With such a rapid influx of new technology entering the construction industry over the last decade, the industry is changing. The ongoing digital revolution in construction has been accelerated in part by an increasing need to boost efficiency without sacrificing modest profit margins. As companies must continually do more with less, technological solutions have stepped in to bridge the gaps that many face.
A recent study released by Ernst & Young highlights some of the technological advancements causing disruption in the construction industry, and points out several it expects to grow most over the next five years. Some of the technologies poised for the most growth, like prefabrication, are not surprising given their sudden rise to near-ubiquity. Yet others, for example, 3D printing, have so far seen more modest adoption rates but are set to take off by 2025, according to the study.
1. 3D Printing
(Projected growth through 2025: 246%)
Topping EY’s list of ConTech tools ready to make a big move is 3D printing, also known as additive manufacturing. Bearing just enough resemblance in function to an office LaserJet to be still called printing, the process involves extruding material into a predetermined shape, one thin layer at a time. These materials can include ceramics, concrete, polymers, or even metals, and offer great flexibility in the shapes that can be made so firms are able to produce whatever kind of 3D object they need. This includes everything from smaller items like piping, tools, concrete formwork, and insulation panels, to entire livable structures. Thanks to its ability to quickly create reproducible forms, 3D printing is considered a potential future solution to the global housing shortage.
(Projected growth through 2025: 41%)
With its ability to record transactions and automatically execute contracts and other agreements, blockchain is seen as a path to improved transparency and trust in the construction supply chain. Blockchain allows the use of smart contracts; these are used for recording payments and project milestones digitally on a permanent digital ledger that cannot be manipulated. As materials are delivered and contractors complete phases of projects, payments are automatically released to the provider. Should a milestone not be met as agreed, the contract automatically alerts the parties involved and the payment is not released. This ensures both suppliers and installers on either side of the smart contract are delivering on their promises, and the blockchain ledger serves as a completely unbiased arbiter.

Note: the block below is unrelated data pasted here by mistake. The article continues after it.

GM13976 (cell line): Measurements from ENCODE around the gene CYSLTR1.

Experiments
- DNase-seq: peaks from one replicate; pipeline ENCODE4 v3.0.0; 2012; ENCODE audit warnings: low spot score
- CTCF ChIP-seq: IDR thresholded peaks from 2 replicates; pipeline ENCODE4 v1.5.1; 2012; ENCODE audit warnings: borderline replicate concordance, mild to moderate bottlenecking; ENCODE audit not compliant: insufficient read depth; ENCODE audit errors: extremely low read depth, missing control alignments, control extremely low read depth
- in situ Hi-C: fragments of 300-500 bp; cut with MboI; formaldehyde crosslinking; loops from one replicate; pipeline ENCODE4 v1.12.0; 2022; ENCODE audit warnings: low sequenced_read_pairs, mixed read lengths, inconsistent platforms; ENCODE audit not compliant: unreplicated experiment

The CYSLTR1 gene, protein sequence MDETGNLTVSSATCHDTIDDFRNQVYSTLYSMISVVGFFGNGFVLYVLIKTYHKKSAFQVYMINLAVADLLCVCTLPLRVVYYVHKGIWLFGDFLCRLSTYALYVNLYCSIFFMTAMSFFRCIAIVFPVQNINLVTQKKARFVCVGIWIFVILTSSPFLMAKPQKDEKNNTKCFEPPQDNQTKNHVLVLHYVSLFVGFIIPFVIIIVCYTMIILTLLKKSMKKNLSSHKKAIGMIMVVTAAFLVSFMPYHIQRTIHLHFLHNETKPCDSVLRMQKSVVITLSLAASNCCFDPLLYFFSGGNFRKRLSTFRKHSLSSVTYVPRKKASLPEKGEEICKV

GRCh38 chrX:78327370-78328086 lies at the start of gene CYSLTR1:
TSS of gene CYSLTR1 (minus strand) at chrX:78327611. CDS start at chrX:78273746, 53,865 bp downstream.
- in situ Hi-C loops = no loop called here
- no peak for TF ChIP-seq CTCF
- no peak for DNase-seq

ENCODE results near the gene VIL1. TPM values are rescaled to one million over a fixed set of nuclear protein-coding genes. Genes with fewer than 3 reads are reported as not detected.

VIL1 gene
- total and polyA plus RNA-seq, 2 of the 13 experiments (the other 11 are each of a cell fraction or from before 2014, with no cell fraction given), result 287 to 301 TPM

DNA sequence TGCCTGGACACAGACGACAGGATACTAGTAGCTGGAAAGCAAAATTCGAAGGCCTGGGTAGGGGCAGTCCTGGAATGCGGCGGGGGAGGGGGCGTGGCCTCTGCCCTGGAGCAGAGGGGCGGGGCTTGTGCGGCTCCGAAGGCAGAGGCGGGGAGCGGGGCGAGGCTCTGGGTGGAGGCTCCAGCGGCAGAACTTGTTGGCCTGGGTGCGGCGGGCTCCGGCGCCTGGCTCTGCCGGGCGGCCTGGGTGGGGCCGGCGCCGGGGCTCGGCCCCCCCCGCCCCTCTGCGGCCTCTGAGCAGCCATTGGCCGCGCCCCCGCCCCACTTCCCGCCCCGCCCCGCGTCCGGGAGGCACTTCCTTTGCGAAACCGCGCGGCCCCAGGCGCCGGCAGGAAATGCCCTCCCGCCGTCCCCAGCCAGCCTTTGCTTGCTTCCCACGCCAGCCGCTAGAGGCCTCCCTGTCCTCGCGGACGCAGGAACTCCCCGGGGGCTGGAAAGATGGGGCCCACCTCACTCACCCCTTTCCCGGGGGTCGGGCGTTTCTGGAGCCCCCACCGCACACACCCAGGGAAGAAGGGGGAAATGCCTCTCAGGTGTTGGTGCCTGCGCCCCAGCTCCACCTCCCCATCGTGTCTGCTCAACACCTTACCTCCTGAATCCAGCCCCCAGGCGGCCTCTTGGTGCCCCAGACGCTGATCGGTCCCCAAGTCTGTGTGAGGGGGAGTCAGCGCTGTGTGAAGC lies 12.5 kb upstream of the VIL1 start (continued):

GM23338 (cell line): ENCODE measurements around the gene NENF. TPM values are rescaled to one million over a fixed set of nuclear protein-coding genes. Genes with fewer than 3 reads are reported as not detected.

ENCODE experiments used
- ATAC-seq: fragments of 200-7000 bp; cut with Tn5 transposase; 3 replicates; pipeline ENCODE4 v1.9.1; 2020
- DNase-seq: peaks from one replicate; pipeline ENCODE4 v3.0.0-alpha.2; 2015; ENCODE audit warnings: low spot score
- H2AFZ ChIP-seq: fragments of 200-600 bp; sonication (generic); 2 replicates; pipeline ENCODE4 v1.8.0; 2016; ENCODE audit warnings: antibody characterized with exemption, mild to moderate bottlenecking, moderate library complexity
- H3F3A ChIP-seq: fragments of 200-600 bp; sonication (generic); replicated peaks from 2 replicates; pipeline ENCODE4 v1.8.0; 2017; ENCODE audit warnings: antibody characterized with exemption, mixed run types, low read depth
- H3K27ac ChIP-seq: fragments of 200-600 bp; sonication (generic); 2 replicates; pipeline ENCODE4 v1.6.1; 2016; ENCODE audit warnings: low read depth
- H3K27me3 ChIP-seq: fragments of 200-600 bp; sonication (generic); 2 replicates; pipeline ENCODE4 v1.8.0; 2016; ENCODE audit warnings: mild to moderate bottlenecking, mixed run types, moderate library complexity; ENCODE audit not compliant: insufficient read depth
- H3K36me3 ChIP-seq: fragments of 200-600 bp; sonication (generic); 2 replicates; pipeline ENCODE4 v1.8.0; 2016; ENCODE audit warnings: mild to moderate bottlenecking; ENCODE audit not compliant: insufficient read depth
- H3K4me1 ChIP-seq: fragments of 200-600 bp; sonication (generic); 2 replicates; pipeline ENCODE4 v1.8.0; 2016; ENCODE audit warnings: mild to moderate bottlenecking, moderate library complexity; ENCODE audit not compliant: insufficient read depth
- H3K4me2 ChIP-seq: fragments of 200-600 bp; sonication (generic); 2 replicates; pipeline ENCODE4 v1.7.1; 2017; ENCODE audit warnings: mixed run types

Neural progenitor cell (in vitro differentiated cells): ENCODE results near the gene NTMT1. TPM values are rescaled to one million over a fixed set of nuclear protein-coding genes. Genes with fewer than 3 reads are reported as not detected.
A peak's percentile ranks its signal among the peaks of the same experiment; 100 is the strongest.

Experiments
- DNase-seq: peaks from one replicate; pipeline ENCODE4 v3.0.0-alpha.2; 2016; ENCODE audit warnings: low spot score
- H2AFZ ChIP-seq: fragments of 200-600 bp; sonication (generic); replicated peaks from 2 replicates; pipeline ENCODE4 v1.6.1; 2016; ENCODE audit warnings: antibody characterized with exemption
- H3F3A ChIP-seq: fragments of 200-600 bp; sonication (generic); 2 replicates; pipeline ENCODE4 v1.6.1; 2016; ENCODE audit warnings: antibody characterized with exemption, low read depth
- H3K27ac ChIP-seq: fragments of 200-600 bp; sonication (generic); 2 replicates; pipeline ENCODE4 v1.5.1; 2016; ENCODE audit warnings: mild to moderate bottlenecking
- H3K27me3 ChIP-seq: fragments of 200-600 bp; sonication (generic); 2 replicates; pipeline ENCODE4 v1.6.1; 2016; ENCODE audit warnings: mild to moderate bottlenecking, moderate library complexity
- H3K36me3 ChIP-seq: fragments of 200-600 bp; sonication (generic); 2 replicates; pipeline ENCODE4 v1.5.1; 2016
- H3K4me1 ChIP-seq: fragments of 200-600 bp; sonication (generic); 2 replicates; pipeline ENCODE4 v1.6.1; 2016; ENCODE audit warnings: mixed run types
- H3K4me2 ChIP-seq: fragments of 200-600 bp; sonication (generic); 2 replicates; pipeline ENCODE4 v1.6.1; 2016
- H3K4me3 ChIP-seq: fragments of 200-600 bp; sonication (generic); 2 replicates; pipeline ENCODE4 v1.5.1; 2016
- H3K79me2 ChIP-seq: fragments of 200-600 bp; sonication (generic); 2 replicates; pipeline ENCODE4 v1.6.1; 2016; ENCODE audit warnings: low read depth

(Projected growth through 2025: 39%)
Robots have aided humans in physical labor since the early 1960s when the first industrial robot went to work on a General Motors assembly line. Technology has advanced considerably since then, and today robots are helping construction workers with a growing number of jobs. Robots are now capable of performing work like laying bricks, welding, pouring concrete, and even hanging drywall. Deploying robots on construction sites not only frees up human workers for other tasks but also improves safety and boosts overall efficiency.
4. Digital Twin
(Projected growth through 2025: 38%)
A relative newcomer to the world of construction technology, a digital twin is an exact digital replica of any physical asset, such as a building under construction or one of its internal systems. These simulated environments of a job in progress ensure certain systems will function as expected in the finished structure, and allow for quick detection of potential issues. Digital twins can be used for a wide range of simulations, from determining indoor air quality to calculating a building’s expected energy usage. Once a project is complete, this technology can be used to alert maintenance workers to any needed repairs, allowing them to pinpoint exactly where in the physical structure the issue is happening.
5. Artificial Intelligence
(Projected growth through 2025: 35%)
Rounding out the top 5 is artificial intelligence, or AI. AI has seen a variety of uses in C&E, for instance, in analyzing complex datasets to produce actionable insights or monitoring job sites for unsafe behavior patterns. AI can be deployed as a sort of all-seeing eye, using its vast computing power to perform calculations and run predictions much faster and with far greater accuracy than even the smartest human. It is capable of finding problematic patterns in project data and suggesting a course correction. It can also analyze the performance of a piece of heavy machinery and call out required preventative maintenance. It’s not a crystal ball, but it does provide a level of insight, offering predictions beyond human capabilities.